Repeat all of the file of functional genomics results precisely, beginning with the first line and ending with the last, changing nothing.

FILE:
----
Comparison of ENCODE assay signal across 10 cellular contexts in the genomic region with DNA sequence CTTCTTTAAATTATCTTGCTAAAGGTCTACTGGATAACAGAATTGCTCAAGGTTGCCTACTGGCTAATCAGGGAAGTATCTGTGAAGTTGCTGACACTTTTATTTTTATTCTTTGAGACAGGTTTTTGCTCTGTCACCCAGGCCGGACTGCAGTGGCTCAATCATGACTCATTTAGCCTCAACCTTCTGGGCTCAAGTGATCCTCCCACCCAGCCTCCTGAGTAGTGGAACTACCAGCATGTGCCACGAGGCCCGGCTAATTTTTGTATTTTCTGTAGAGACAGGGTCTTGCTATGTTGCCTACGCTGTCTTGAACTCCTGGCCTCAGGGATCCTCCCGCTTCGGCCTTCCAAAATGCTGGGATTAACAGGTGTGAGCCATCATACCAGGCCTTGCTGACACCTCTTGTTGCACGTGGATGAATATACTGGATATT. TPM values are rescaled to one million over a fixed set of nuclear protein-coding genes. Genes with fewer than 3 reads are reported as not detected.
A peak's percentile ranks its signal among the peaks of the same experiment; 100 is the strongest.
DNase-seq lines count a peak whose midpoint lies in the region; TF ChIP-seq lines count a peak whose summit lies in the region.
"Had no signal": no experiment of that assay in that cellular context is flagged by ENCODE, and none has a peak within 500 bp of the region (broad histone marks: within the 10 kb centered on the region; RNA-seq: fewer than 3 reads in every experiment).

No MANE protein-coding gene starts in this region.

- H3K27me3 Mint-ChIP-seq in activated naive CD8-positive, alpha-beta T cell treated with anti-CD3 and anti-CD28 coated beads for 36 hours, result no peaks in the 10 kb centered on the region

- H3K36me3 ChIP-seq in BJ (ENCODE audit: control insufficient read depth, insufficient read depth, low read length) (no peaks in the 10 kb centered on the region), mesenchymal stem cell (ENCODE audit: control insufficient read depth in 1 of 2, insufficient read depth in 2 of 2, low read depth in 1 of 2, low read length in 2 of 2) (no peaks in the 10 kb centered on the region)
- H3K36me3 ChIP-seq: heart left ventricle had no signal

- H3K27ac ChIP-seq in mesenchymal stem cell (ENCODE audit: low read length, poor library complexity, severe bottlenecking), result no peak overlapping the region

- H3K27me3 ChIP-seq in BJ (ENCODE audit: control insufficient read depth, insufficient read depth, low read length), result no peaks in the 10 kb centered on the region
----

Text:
Comparison of ENCODE assay signal across 10 cellular contexts in the genomic region with DNA sequence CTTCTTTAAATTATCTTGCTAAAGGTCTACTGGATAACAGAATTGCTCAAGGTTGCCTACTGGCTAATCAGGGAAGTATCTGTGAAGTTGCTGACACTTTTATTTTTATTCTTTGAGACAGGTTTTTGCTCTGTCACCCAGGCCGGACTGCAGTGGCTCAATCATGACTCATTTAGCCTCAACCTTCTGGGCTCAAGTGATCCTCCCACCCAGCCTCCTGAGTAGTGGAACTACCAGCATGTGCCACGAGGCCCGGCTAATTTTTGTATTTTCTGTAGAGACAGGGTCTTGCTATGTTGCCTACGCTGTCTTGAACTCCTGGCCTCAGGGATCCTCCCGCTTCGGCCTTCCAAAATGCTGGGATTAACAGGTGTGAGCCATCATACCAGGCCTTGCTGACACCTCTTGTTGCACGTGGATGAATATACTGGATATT. TPM values are rescaled to one million over a fixed set of nuclear protein-coding genes. Genes with fewer than 3 reads are reported as not detected.
A peak's percentile ranks its signal among the peaks of the same experiment; 100 is the strongest.
DNase-seq lines count a peak whose midpoint lies in the region; TF ChIP-seq lines count a peak whose summit lies in the region.
"Had no signal": no experiment of that assay in that cellular context is flagged by ENCODE, and none has a peak within 500 bp of the region (broad histone marks: within the 10 kb centered on the region; RNA-seq: fewer than 3 reads in every experiment).

No MANE protein-coding gene starts in this region.

- H3K27me3 Mint-ChIP-seq in activated naive CD8-positive, alpha-beta T cell treated with anti-CD3 and anti-CD28 coated beads for 36 hours, result no peaks in the 10 kb centered on the region

- H3K36me3 ChIP-seq in BJ (ENCODE audit: control insufficient read depth, insufficient read depth, low read length) (no peaks in the 10 kb centered on the region), mesenchymal stem cell (ENCODE audit: control insufficient read depth in 1 of 2, insufficient read depth in 2 of 2, low read depth in 1 of 2, low read length in 2 of 2) (no peaks in the 10 kb centered on the region)
- H3K36me3 ChIP-seq: heart left ventricle had no signal

- H3K27ac ChIP-seq in mesenchymal stem cell (ENCODE audit: low read length, poor library complexity, severe bottlenecking), result no peak overlapping the region

- H3K27me3 ChIP-seq in BJ (ENCODE audit: control insufficient read depth, insufficient read depth, low read length), result no peaks in the 10 kb centered on the region